My problem is that conservatives ignore the latter portion of what the good bishop said while they concentrate on the former. Not to mention that Catholic authorities aren’t too happy about the law to begin with. But that’s just me, my reasons go in depth and I tried to post it in a comment on Foley’s blog but it was just too long. So I made it into a special blog since it has me as its primary source.

    • madgater says:

      I think the good archbishop has forgotten that faithful Catholics are to obey the law of the land as long as the law does not involve intrinsic evil. And he’s somehow gotten the idea that sending those here illegally back to their country of origin is intrinsically wrong. It’s not. It’s a fair and just punishment that fits the crime, which is basically forcing their way into our borders. It doesn’t matter if the person is a Gandhi-style pacifist who’s just quietly living his life. The point is the law. And our law is quite clear in this area: it is a crime to enter our borders illegally. If they whine about how they’ll have to start all over again, I got this to say: You should’ve thought of that before illegally entering our country. If they have families the solution is simple, revoke the now useless anchor-baby law retroactively and ship their families back with them, thus ending this chain migration business. I see no violation of basic human rights in making illegal immigrants and their families go to the end of the line of people waiting to get in legally if they are caught out as illegal aliens. I’m all for mercy as a Catholic. But in this instance sending them back to their country of origin is the most mercy we can show them without devaluing our fair and just system of immigration laws. And it is certainly far more mercy than most 3rd world countries show to their illegal immigrants.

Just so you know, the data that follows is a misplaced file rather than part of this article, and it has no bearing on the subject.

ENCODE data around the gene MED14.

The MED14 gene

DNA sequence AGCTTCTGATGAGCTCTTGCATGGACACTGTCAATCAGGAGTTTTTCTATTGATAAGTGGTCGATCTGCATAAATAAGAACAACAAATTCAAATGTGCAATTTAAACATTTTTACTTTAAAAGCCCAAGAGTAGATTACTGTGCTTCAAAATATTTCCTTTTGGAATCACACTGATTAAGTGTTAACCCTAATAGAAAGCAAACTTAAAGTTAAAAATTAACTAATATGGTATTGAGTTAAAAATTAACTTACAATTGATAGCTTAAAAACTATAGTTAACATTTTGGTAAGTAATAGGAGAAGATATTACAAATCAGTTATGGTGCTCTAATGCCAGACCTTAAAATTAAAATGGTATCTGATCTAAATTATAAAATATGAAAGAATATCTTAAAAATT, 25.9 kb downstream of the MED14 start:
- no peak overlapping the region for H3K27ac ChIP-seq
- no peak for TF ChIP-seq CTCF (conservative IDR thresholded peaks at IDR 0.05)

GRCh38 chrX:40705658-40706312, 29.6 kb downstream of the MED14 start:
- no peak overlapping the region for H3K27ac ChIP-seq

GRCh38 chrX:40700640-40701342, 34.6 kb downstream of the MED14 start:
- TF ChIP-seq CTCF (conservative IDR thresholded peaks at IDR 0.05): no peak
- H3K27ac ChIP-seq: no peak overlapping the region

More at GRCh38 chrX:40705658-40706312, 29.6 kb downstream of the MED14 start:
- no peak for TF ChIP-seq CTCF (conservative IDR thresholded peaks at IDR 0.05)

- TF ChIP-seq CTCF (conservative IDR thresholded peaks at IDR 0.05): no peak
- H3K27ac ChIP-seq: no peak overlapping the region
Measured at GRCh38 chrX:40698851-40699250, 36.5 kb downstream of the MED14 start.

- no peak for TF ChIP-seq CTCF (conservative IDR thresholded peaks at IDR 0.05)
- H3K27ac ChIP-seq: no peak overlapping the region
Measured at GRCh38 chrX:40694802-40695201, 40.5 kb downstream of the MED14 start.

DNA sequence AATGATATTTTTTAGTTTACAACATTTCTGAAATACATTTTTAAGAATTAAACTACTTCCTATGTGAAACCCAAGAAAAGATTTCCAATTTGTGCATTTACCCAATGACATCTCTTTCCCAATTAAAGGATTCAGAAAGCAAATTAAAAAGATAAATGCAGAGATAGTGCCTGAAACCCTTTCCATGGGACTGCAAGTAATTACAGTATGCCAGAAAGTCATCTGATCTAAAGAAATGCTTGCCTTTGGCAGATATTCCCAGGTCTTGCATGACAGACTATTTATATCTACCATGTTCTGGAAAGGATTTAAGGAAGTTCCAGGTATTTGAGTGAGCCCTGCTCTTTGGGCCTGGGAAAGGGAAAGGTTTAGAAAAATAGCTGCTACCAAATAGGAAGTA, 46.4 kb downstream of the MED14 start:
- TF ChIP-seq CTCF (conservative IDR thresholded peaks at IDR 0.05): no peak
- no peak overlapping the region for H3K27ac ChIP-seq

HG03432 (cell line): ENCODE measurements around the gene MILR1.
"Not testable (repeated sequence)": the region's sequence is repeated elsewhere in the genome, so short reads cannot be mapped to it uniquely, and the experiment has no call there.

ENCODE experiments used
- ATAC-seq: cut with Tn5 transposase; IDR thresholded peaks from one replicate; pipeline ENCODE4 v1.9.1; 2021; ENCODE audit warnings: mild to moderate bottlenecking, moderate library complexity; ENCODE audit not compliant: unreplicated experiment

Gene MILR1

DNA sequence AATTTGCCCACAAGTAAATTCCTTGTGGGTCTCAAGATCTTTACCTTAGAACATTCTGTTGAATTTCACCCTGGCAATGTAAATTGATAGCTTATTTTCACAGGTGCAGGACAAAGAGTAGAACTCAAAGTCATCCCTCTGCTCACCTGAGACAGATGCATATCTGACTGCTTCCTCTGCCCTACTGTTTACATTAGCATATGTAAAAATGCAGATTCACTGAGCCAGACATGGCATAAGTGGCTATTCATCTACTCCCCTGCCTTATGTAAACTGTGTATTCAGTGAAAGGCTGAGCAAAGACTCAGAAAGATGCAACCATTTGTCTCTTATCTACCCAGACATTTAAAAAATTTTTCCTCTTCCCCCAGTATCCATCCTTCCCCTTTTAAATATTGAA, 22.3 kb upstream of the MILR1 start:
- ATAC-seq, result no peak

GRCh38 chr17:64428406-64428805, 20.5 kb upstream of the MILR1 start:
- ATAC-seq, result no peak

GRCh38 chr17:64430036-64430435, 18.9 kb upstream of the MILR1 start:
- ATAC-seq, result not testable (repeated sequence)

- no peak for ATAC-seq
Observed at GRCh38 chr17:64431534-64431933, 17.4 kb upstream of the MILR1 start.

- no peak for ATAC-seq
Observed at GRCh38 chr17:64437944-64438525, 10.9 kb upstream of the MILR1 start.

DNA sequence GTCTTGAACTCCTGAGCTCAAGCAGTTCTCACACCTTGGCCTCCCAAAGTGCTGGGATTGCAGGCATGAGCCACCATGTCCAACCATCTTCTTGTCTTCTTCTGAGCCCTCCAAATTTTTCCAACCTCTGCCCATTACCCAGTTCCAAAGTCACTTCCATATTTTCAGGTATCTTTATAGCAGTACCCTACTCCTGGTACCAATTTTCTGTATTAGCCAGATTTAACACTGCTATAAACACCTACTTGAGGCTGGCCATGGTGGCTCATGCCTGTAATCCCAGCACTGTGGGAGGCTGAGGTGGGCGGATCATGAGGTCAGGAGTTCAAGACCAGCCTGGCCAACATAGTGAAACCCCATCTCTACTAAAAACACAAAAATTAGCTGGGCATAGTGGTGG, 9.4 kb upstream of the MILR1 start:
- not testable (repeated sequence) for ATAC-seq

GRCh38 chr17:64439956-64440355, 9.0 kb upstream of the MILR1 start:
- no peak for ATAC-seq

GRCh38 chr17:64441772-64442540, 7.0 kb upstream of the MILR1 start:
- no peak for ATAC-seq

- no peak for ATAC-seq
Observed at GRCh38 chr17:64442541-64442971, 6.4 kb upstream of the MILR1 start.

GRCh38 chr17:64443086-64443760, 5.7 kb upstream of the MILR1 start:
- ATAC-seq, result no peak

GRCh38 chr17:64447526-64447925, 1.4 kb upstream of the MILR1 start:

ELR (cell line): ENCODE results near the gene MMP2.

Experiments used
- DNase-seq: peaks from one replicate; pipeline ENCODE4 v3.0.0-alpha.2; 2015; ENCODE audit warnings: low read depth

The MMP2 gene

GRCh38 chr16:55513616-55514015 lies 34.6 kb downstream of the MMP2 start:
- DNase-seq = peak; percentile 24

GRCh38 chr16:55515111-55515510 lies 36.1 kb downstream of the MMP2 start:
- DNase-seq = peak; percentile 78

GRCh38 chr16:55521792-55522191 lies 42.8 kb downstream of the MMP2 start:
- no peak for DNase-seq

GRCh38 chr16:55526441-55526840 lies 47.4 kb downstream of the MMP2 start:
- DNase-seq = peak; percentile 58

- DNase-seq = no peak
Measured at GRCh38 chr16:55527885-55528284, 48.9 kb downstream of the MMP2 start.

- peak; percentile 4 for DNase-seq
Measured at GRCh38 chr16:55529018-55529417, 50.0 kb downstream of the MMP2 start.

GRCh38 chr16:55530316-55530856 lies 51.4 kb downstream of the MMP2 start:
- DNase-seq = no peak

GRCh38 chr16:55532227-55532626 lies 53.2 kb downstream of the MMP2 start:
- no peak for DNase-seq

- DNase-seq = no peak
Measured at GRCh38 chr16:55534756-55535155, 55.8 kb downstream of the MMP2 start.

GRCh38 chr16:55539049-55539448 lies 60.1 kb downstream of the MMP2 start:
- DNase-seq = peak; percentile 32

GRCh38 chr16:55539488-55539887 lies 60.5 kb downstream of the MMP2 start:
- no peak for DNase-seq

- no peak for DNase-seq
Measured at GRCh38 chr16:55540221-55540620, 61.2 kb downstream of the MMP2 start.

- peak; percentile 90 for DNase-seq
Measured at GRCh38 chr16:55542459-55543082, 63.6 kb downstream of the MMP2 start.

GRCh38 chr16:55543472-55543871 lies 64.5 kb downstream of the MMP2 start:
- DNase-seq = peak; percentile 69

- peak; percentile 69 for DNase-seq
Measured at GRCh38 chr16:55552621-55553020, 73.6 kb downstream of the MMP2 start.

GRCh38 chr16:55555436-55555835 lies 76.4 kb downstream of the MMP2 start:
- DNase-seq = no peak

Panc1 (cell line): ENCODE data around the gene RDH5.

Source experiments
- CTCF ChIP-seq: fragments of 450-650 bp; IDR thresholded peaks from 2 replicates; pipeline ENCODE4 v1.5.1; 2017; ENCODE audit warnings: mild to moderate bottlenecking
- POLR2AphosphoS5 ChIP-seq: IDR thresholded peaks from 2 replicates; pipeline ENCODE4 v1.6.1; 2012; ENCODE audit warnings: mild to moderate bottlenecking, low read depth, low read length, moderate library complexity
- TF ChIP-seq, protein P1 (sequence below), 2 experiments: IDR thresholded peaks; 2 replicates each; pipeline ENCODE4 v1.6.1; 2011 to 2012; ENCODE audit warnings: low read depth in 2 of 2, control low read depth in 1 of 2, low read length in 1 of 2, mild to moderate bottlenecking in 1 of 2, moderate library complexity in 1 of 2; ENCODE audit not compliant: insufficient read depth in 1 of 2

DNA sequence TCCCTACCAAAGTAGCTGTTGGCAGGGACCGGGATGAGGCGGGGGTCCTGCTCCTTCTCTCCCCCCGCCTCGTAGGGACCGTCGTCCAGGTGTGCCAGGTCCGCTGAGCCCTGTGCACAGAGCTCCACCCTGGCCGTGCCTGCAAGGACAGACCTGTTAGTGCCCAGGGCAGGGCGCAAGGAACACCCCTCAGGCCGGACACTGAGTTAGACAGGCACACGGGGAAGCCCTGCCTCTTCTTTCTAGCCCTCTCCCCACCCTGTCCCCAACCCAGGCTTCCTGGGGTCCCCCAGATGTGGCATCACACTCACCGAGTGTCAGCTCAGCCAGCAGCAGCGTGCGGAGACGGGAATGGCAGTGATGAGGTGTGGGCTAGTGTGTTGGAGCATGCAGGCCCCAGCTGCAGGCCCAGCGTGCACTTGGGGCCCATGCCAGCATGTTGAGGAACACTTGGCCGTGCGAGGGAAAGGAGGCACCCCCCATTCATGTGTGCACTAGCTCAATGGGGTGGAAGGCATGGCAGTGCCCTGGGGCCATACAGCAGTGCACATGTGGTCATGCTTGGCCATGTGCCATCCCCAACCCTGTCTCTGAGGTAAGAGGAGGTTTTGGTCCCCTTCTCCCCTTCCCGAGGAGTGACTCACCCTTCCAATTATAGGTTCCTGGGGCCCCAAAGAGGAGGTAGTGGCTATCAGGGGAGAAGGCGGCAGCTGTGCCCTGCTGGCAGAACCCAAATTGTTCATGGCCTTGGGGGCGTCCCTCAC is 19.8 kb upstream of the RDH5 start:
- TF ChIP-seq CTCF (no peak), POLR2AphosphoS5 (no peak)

• madgater says:

      The archbishop needs to remember that while we must love sinners, we must also punish the sin. And deporting those here illegally is the best way we have of lovingly punishing them for their sin of “breaking and entering” our country, next to attrition thru enforcement that is. Attrition through enforcement simply involves enforcing our laws, which in this case would include taking away the welfare trough from people here illegally and their families and requiring employers to use E-Verify. Once those options dry up for them the illegals will go home on their own.

    • madgater says:

      I think this example might help you understand our position better and might help people like Archbishop Chaput understand it better too:

      Take a lunch line at school for example. If you cut the line, in other words force your way to the front of the line, and you get caught doing so, you would rightfully expect to be placed at the back of the line as a fair and just punishment, correct? Then how is it somehow unfair and undignified to apply this concept to illegal immigration, since illegal immigrants have essentially forced their way past all the people waiting to get in legally?